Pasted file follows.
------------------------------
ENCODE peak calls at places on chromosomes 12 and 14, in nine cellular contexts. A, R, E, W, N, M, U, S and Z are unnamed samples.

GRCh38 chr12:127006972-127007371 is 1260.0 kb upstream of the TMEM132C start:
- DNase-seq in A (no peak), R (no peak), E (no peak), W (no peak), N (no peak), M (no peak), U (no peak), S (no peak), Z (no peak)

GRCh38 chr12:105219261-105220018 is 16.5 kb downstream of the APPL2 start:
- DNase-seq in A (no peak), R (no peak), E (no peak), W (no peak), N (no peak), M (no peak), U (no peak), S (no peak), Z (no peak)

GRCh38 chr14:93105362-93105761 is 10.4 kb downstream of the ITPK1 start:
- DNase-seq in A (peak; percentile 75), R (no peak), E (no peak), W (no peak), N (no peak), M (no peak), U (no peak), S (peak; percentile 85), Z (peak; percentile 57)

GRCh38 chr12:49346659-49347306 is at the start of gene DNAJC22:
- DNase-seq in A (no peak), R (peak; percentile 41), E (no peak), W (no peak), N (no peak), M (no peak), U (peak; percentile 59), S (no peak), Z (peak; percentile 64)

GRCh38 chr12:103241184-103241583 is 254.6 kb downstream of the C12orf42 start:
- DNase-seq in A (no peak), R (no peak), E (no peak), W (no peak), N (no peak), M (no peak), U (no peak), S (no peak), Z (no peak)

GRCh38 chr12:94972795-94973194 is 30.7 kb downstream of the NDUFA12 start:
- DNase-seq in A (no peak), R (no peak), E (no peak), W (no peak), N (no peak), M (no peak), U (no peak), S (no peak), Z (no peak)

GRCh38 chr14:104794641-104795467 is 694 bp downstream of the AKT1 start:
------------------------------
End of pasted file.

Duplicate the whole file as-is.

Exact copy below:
ENCODE peak calls at places on chromosomes 12 and 14, in nine cellular contexts. A, R, E, W, N, M, U, S and Z are unnamed samples.

GRCh38 chr12:127006972-127007371 is 1260.0 kb upstream of the TMEM132C start:
- DNase-seq in A (no peak), R (no peak), E (no peak), W (no peak), N (no peak), M (no peak), U (no peak), S (no peak), Z (no peak)

GRCh38 chr12:105219261-105220018 is 16.5 kb downstream of the APPL2 start:
- DNase-seq in A (no peak), R (no peak), E (no peak), W (no peak), N (no peak), M (no peak), U (no peak), S (no peak), Z (no peak)

GRCh38 chr14:93105362-93105761 is 10.4 kb downstream of the ITPK1 start:
- DNase-seq in A (peak; percentile 75), R (no peak), E (no peak), W (no peak), N (no peak), M (no peak), U (no peak), S (peak; percentile 85), Z (peak; percentile 57)

GRCh38 chr12:49346659-49347306 is at the start of gene DNAJC22:
- DNase-seq in A (no peak), R (peak; percentile 41), E (no peak), W (no peak), N (no peak), M (no peak), U (peak; percentile 59), S (no peak), Z (peak; percentile 64)

GRCh38 chr12:103241184-103241583 is 254.6 kb downstream of the C12orf42 start:
- DNase-seq in A (no peak), R (no peak), E (no peak), W (no peak), N (no peak), M (no peak), U (no peak), S (no peak), Z (no peak)

GRCh38 chr12:94972795-94973194 is 30.7 kb downstream of the NDUFA12 start:
- DNase-seq in A (no peak), R (no peak), E (no peak), W (no peak), N (no peak), M (no peak), U (no peak), S (no peak), Z (no peak)

GRCh38 chr14:104794641-104795467 is 694 bp downstream of the AKT1 start: